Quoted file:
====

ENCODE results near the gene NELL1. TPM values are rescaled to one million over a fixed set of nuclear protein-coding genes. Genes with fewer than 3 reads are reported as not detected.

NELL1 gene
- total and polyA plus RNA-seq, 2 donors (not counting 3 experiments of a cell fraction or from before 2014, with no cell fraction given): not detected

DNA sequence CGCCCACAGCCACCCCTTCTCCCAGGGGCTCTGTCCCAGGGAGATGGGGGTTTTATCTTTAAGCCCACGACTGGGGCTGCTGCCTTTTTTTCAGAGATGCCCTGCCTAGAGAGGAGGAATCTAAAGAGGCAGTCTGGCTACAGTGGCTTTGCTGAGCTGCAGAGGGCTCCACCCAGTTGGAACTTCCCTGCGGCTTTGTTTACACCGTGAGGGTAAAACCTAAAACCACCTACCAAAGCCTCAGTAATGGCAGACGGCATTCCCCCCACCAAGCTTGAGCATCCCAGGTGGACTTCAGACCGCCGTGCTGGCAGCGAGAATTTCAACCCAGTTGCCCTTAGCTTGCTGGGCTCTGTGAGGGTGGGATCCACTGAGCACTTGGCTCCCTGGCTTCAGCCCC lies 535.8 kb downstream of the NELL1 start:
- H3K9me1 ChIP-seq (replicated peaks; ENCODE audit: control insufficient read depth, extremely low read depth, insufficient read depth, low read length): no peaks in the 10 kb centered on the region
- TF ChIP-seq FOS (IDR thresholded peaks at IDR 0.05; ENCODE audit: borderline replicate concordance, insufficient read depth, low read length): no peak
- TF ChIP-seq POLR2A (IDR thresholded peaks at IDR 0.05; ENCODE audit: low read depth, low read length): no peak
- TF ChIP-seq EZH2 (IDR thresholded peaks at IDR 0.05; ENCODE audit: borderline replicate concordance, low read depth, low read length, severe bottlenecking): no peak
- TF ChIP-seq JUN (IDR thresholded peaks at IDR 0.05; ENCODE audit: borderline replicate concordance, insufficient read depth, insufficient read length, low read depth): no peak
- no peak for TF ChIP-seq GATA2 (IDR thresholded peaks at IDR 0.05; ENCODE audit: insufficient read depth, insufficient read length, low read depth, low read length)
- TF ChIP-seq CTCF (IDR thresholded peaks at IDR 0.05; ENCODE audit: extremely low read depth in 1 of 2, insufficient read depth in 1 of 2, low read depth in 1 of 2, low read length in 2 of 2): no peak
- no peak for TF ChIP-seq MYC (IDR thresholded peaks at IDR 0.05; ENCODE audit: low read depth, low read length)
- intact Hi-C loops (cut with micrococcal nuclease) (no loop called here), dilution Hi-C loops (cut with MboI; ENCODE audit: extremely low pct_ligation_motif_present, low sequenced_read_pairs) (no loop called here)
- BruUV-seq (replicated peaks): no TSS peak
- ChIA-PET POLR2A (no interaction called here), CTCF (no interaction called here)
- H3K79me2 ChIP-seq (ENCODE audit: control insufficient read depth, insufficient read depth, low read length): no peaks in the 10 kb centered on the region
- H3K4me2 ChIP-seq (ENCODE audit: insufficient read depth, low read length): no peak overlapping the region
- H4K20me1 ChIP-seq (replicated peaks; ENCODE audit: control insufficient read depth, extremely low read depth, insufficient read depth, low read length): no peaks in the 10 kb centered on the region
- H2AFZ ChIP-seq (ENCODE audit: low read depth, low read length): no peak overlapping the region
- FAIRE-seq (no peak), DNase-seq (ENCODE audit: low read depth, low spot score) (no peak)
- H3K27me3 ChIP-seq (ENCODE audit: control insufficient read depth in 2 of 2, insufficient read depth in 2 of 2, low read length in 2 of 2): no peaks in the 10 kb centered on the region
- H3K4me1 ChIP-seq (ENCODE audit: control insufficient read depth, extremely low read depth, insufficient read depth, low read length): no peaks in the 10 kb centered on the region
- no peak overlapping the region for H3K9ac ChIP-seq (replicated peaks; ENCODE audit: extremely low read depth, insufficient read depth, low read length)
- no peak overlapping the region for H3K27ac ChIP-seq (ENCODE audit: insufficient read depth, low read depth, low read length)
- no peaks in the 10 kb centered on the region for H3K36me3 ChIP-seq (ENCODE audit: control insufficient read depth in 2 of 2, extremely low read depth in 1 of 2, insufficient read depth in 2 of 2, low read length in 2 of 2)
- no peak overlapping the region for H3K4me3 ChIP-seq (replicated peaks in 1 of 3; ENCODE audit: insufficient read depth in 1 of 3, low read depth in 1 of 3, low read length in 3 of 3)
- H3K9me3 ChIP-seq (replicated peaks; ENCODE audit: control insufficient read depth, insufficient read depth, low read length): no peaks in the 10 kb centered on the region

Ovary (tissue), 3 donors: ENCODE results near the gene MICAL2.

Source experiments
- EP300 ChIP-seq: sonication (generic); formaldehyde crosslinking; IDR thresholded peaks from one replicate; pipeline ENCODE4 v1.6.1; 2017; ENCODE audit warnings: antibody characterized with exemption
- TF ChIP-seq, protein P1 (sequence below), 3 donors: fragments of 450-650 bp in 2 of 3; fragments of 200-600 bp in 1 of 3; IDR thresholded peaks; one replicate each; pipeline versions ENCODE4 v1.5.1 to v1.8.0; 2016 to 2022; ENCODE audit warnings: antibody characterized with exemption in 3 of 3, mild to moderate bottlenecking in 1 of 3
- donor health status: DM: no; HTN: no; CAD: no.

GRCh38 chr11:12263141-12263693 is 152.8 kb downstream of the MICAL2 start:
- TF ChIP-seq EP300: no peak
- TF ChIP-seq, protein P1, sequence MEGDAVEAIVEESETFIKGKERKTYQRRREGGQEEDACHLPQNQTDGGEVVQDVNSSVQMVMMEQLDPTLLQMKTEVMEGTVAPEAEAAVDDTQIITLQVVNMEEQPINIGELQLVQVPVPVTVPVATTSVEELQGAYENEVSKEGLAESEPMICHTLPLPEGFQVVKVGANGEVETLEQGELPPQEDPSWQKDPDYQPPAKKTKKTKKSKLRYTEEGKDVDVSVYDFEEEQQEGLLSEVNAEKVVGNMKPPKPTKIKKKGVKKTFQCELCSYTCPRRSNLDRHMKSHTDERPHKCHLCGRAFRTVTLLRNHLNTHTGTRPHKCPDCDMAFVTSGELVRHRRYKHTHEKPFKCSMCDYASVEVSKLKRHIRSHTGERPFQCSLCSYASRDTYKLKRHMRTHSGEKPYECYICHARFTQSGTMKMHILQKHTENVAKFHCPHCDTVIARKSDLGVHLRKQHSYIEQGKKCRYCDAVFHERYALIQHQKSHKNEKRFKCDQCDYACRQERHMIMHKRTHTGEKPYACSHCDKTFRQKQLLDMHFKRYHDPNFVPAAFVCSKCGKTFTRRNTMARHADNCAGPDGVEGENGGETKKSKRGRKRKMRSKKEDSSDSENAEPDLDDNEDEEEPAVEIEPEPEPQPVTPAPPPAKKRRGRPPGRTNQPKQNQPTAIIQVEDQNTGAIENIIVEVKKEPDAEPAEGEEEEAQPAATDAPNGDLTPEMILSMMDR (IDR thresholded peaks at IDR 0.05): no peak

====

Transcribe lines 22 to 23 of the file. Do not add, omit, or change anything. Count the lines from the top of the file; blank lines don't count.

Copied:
- H3K4me1 ChIP-seq (ENCODE audit: control insufficient read depth, extremely low read depth, insufficient read depth, low read length): no peaks in the 10 kb centered on the region
- no peak overlapping the region for H3K9ac ChIP-seq (replicated peaks; ENCODE audit: extremely low read depth, insufficient read depth, low read length)